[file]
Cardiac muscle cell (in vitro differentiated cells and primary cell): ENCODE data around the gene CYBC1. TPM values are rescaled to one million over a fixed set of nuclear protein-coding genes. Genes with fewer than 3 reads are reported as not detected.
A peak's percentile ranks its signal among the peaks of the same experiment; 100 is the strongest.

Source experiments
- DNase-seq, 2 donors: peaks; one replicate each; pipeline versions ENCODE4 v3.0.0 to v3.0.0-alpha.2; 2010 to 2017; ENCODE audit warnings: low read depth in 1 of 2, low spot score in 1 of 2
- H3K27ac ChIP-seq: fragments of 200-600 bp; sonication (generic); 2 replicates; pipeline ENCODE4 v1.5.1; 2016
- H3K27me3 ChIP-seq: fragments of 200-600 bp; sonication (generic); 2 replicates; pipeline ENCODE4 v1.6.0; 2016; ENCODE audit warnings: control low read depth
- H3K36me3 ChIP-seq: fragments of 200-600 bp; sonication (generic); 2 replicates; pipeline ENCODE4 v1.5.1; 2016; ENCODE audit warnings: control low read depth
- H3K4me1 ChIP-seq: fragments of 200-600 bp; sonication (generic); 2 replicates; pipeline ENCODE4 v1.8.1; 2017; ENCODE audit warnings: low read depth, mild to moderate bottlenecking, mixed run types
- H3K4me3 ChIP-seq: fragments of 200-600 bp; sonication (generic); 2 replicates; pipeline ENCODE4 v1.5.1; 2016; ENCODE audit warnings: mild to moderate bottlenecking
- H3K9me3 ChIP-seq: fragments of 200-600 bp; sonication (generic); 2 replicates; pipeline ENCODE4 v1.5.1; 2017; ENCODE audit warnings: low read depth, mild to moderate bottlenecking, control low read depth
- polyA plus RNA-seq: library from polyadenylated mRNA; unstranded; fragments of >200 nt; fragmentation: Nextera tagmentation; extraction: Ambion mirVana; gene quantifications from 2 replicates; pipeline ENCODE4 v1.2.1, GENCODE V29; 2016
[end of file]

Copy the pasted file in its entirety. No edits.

Cardiac muscle cell (in vitro differentiated cells and primary cell): ENCODE data around the gene CYBC1. TPM values are rescaled to one million over a fixed set of nuclear protein-coding genes. Genes with fewer than 3 reads are reported as not detected.
A peak's percentile ranks its signal among the peaks of the same experiment; 100 is the strongest.

Source experiments
- DNase-seq, 2 donors: peaks; one replicate each; pipeline versions ENCODE4 v3.0.0 to v3.0.0-alpha.2; 2010 to 2017; ENCODE audit warnings: low read depth in 1 of 2, low spot score in 1 of 2
- H3K27ac ChIP-seq: fragments of 200-600 bp; sonication (generic); 2 replicates; pipeline ENCODE4 v1.5.1; 2016
- H3K27me3 ChIP-seq: fragments of 200-600 bp; sonication (generic); 2 replicates; pipeline ENCODE4 v1.6.0; 2016; ENCODE audit warnings: control low read depth
- H3K36me3 ChIP-seq: fragments of 200-600 bp; sonication (generic); 2 replicates; pipeline ENCODE4 v1.5.1; 2016; ENCODE audit warnings: control low read depth
- H3K4me1 ChIP-seq: fragments of 200-600 bp; sonication (generic); 2 replicates; pipeline ENCODE4 v1.8.1; 2017; ENCODE audit warnings: low read depth, mild to moderate bottlenecking, mixed run types
- H3K4me3 ChIP-seq: fragments of 200-600 bp; sonication (generic); 2 replicates; pipeline ENCODE4 v1.5.1; 2016; ENCODE audit warnings: mild to moderate bottlenecking
- H3K9me3 ChIP-seq: fragments of 200-600 bp; sonication (generic); 2 replicates; pipeline ENCODE4 v1.5.1; 2017; ENCODE audit warnings: low read depth, mild to moderate bottlenecking, control low read depth
- polyA plus RNA-seq: library from polyadenylated mRNA; unstranded; fragments of >200 nt; fragmentation: Nextera tagmentation; extraction: Ambion mirVana; gene quantifications from 2 replicates; pipeline ENCODE4 v1.2.1, GENCODE V29; 2016